Reviews

Dark Light Daybreak

Author: Brian Howe
09/25/2006 | Pitchforkmedia.com | www.pitchforkmedia.com | Album Review
In spite of Andy LeMaster's penchant for concept albums about break-ups and Conor Oberst-like melodrama, Now It's Overhead is an anomaly in the Saddle Creek stable. Omaha's indie powerhouse was founded (however intuitively) upon the notion that chaotic guitars, raw vocals, and unfettered recordings are the watermarks of authentic emotion. The label has evolved away from its emo-punk roots, but most of its acts still bear some trace of that ideological residue. Azure Ray traffics in pious delicacy, while Two Gallants shreds up rustic twang. Conor Oberst still makes room for accidental notes and off-key vocals amid the increasing polish of his music. The common thread is a tacit belief that a song's impact relies upon the palpable presence of a fallible human behind it: High premiums are placed upon the squeak of calluses on nylon strings, the voice that passionately falters, the ambient chatter of friends gathered in the studio. (As of press time, there is still no accounting for the Faint.)

With his dream-pop project Now It's Overhead, LeMaster turned Saddle Creek's lo-fi bias on its head. Tim Kasher's ruptured howl and sweeping guitarscapes owe an obvious debut to Bono and the Edge; LeMaster seems more interested in U2 producer Steve Lillywhite's expansive, densely stylized armatures. Now It's Overhead's underrated debut, where indie rock and electro-pop tangled in intricate chiaroscuro, had songs that were as pretty as their flamboyant gowns. They failed to surpass it on their sophomore effort, Fall Back Open, which contained plenty of compelling sounds, but nothing as infectious as "Hold Your Spin" or as haunting as "With a Subtle Look". That album's muzziness is dispelled on their third LP, Dark Light Daybreak, an album of austere, messianic indie rock that finds the band leaning harder on emphatic guitars than ever before. As always, Now It's Overhead revels in the seamless artifact, to the point where one starts wishing for seams-- LeMaster's grand gestures veer dangerously close to turgidity at times, just as the album's carefully pruned mien flirts with anonymity.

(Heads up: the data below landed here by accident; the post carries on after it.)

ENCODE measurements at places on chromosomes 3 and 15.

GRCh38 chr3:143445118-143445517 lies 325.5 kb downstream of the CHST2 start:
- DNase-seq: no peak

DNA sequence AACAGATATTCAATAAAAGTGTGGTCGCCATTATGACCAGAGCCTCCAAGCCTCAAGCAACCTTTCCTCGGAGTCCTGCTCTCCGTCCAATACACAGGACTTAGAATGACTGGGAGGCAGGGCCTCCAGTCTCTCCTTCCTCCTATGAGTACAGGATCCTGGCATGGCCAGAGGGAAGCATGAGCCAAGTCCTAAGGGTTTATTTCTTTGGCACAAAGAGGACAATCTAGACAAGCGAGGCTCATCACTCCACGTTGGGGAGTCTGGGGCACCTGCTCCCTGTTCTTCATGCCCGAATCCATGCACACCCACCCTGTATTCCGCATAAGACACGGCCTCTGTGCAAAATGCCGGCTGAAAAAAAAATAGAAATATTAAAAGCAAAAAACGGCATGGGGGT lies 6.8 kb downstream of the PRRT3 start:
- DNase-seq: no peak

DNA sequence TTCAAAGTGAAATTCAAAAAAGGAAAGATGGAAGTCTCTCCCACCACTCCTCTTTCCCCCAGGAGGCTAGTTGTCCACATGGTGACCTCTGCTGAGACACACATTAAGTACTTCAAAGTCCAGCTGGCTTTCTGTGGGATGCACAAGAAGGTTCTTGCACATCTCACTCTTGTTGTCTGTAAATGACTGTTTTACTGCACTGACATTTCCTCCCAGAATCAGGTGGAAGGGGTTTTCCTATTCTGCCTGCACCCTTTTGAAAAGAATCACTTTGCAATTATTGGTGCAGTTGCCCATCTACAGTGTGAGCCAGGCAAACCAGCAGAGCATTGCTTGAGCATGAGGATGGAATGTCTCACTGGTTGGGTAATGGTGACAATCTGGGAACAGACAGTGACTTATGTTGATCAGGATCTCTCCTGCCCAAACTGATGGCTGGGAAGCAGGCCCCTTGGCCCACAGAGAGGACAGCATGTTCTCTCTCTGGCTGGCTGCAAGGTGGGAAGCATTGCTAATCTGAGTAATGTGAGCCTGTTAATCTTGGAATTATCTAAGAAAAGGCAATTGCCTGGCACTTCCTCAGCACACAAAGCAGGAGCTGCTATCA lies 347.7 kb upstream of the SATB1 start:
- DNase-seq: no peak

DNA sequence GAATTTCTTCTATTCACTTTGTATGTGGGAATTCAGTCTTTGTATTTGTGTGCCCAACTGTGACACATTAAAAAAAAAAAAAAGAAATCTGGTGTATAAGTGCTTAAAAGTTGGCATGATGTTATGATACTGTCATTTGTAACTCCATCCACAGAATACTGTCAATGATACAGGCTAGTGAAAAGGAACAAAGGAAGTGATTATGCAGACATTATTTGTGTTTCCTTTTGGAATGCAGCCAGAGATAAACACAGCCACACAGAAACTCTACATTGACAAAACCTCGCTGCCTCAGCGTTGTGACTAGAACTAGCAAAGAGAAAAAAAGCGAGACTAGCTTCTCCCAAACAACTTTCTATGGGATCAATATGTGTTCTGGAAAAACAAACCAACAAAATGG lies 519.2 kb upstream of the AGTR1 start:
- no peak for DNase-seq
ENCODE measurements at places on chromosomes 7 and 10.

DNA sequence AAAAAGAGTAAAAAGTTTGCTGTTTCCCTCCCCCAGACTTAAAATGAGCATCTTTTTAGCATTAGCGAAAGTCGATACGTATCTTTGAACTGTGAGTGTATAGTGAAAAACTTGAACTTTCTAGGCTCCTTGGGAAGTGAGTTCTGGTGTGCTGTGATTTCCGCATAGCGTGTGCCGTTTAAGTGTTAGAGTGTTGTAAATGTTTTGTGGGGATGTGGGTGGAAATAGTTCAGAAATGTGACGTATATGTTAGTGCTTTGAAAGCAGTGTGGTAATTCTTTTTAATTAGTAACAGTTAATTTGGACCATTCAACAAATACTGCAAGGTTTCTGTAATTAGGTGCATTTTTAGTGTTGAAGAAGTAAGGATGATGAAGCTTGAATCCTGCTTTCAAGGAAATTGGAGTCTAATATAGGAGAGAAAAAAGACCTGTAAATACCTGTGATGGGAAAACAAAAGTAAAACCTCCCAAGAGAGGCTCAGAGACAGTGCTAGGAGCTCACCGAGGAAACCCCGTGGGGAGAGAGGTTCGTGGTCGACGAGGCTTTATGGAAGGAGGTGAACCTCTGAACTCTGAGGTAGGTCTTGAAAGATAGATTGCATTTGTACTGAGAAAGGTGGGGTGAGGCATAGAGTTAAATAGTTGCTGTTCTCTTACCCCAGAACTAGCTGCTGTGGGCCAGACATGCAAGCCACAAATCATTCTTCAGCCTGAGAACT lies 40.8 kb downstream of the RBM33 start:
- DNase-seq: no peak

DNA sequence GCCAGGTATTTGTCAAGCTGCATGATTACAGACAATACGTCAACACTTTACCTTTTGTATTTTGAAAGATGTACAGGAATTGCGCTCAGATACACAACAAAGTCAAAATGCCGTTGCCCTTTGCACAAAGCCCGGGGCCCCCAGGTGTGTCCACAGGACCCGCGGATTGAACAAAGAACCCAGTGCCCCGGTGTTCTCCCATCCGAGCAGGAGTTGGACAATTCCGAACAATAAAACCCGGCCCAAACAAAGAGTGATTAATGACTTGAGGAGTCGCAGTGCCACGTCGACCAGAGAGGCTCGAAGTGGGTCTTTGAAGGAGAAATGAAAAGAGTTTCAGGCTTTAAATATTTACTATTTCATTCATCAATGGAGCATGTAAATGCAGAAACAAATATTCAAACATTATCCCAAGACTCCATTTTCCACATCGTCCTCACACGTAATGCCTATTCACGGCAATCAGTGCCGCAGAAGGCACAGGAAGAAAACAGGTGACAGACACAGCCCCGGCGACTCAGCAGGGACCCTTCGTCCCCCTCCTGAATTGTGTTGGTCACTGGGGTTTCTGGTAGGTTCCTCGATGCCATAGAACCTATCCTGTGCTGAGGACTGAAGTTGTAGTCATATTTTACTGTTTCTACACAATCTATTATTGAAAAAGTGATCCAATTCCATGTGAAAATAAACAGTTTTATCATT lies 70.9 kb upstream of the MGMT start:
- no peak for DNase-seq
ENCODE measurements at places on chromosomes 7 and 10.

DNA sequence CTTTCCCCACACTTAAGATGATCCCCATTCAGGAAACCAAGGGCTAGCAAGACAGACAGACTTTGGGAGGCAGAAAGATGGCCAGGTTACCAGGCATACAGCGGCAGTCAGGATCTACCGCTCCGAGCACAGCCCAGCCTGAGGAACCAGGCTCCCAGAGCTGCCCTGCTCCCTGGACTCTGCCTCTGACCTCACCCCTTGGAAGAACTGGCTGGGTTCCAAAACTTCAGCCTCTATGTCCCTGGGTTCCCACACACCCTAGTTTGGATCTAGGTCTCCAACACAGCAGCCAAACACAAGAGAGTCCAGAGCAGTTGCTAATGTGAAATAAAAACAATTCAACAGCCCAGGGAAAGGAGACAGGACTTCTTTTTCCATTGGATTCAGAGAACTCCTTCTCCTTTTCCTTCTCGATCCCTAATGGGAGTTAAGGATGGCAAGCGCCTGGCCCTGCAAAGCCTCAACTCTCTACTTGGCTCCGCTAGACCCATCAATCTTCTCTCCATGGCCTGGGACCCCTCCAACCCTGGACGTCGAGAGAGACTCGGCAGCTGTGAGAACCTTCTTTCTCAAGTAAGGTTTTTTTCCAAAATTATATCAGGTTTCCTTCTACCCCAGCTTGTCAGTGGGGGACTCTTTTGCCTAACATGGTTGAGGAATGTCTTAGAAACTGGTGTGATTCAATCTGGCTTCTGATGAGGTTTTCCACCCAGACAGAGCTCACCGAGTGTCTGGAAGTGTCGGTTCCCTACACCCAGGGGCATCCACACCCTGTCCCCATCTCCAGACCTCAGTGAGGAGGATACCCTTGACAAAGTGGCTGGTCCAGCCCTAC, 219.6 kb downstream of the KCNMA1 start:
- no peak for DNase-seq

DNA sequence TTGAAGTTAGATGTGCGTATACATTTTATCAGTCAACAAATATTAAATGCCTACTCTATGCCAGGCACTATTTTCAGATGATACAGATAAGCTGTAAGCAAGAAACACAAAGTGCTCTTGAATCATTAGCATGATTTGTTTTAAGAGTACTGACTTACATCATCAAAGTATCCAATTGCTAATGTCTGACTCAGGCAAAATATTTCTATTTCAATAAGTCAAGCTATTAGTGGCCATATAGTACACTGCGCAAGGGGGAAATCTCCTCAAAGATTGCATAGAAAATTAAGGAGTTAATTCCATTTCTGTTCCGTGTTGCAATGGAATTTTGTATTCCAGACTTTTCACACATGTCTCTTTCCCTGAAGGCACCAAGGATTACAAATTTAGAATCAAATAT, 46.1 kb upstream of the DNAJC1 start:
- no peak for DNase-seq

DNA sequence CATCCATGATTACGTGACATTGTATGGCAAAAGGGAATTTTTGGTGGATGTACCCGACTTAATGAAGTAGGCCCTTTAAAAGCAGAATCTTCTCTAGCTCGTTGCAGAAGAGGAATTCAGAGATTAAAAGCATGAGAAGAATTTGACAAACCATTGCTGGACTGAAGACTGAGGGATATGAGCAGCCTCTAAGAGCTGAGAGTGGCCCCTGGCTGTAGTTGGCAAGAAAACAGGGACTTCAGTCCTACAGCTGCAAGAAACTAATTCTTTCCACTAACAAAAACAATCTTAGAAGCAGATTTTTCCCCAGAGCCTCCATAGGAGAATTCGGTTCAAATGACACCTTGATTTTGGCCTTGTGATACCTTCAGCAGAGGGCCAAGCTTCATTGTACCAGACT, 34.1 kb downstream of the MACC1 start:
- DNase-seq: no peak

You can hear echoes of the Flaming Lips' sculpted, spacey rock on Dark Light Daybreak, as well as Spiritualized's womblike enclosures. Individual parts hang in glittering suspension, connected by intricately programmed drum patterns and digital interludes. That the music intends to be monolithic is manifest on tracks like "Let the Sirens Rest", where LeMaster's reedy but resonant voice breaks majestically over a serrated horizon of insistent guitars and pulsating electro. You can hear it on the burred shoegaze of "Estranged", and in the luminous chorus that suddenly beams out from the gusty shadows of "Believe What they Decide". The album's hooks are more memorable than its predecessor's-- "Meaning to Say", "Night Vision", and the title track all revolve around swelling melodies that aren't outshone by their sumptuous appointments. But for an album with such a diverse sound palette, it spends too much time in one mode-- sincere, mid-tempo grandeur-- to be more than another solid, perfectly listenable album from a band that's going to do something truly terrific if their early substance catches up with their refined style.


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